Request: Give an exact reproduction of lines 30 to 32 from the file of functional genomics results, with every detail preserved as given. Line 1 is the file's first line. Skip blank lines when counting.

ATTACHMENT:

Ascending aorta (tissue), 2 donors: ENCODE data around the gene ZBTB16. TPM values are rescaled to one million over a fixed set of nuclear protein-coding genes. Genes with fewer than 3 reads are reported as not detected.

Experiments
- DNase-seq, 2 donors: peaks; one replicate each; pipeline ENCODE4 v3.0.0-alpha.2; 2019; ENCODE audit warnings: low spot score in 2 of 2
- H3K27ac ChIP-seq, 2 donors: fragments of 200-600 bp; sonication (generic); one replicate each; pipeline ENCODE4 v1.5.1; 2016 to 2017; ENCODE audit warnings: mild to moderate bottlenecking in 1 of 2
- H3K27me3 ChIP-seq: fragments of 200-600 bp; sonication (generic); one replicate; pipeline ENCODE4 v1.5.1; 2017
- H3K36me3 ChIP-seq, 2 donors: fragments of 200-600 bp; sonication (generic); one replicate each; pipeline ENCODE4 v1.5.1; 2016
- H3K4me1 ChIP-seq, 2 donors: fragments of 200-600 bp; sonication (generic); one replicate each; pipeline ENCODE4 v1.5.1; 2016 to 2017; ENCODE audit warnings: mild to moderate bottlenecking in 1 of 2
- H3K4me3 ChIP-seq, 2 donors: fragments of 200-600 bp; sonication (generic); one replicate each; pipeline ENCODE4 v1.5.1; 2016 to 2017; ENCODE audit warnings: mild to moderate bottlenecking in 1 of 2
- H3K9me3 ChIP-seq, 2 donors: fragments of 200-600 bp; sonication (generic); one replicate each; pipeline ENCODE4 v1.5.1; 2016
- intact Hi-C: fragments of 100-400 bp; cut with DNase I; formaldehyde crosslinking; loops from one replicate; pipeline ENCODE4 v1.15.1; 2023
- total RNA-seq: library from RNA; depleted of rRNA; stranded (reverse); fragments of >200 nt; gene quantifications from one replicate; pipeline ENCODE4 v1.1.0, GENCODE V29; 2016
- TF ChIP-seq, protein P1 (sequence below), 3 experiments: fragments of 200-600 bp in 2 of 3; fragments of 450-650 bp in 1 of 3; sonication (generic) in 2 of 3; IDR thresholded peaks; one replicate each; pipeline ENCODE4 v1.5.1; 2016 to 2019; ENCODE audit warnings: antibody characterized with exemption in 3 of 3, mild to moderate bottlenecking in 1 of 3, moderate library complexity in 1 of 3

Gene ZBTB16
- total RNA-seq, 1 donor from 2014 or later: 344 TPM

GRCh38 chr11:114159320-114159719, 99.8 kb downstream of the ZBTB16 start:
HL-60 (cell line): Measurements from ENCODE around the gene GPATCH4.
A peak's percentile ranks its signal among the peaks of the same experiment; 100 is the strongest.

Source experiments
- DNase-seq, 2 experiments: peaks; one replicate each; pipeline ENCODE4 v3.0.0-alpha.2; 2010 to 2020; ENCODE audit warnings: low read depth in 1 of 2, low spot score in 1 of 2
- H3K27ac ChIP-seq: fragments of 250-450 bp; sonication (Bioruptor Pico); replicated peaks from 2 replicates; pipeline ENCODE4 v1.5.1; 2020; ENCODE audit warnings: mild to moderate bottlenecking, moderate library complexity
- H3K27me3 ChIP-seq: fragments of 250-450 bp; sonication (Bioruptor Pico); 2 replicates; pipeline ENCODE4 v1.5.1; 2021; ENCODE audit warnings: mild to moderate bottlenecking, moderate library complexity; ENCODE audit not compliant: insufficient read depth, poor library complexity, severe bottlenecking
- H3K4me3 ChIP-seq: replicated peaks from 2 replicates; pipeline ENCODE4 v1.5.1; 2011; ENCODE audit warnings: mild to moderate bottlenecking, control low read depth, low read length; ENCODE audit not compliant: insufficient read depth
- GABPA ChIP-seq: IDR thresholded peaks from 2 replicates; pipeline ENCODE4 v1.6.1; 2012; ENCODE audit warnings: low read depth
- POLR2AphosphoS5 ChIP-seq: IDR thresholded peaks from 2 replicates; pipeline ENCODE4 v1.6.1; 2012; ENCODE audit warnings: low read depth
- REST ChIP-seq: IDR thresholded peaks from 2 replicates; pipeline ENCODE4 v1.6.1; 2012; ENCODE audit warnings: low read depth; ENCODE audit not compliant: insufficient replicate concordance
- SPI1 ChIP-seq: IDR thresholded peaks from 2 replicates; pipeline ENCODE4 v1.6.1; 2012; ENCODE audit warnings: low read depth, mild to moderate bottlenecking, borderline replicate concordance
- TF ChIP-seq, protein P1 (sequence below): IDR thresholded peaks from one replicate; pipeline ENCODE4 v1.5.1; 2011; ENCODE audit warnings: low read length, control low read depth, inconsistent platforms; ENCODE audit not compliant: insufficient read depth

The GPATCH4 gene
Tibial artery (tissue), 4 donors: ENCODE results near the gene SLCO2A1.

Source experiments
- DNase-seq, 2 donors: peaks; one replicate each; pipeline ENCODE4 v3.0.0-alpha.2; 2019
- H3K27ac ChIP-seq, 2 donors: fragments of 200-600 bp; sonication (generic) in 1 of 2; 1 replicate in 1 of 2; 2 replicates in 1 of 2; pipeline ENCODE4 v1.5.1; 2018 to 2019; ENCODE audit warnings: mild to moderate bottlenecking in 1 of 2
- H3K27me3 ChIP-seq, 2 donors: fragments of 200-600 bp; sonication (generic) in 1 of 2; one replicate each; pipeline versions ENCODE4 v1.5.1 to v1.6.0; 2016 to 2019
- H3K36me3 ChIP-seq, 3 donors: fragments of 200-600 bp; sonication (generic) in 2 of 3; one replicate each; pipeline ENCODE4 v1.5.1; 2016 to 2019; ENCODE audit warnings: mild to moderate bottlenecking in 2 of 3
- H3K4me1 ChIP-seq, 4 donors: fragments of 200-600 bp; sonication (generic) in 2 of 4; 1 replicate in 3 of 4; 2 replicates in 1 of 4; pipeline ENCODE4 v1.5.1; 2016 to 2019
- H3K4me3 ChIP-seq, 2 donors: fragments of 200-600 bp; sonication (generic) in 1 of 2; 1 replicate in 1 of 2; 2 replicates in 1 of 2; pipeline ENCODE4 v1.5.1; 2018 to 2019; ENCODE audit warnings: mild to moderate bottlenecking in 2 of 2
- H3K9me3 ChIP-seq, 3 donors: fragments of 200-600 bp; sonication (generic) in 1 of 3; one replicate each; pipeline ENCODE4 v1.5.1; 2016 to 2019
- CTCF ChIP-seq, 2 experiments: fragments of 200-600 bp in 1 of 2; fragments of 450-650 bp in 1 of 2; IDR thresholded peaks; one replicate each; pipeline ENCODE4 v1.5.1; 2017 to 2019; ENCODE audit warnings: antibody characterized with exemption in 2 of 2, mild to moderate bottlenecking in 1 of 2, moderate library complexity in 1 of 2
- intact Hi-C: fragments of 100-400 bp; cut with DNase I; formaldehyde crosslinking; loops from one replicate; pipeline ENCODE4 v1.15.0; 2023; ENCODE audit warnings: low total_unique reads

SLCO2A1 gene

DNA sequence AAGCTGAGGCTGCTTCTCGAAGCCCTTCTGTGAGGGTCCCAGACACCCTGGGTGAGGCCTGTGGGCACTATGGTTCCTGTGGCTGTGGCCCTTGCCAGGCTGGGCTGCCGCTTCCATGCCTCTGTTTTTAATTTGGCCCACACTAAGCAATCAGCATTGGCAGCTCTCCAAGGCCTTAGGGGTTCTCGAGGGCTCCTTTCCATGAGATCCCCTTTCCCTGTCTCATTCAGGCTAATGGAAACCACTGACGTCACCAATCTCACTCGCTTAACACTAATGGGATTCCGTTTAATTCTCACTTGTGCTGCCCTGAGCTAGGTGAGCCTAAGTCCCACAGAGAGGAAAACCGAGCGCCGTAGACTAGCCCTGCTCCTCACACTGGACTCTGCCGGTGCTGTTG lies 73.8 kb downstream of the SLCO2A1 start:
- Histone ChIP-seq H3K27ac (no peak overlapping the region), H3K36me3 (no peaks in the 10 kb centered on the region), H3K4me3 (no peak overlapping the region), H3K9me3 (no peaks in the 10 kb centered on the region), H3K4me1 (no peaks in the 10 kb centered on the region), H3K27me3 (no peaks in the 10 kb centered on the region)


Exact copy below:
Source experiments
- DNase-seq, 2 donors: peaks; one replicate each; pipeline ENCODE4 v3.0.0-alpha.2; 2019
- H3K27ac ChIP-seq, 2 donors: fragments of 200-600 bp; sonication (generic) in 1 of 2; 1 replicate in 1 of 2; 2 replicates in 1 of 2; pipeline ENCODE4 v1.5.1; 2018 to 2019; ENCODE audit warnings: mild to moderate bottlenecking in 1 of 2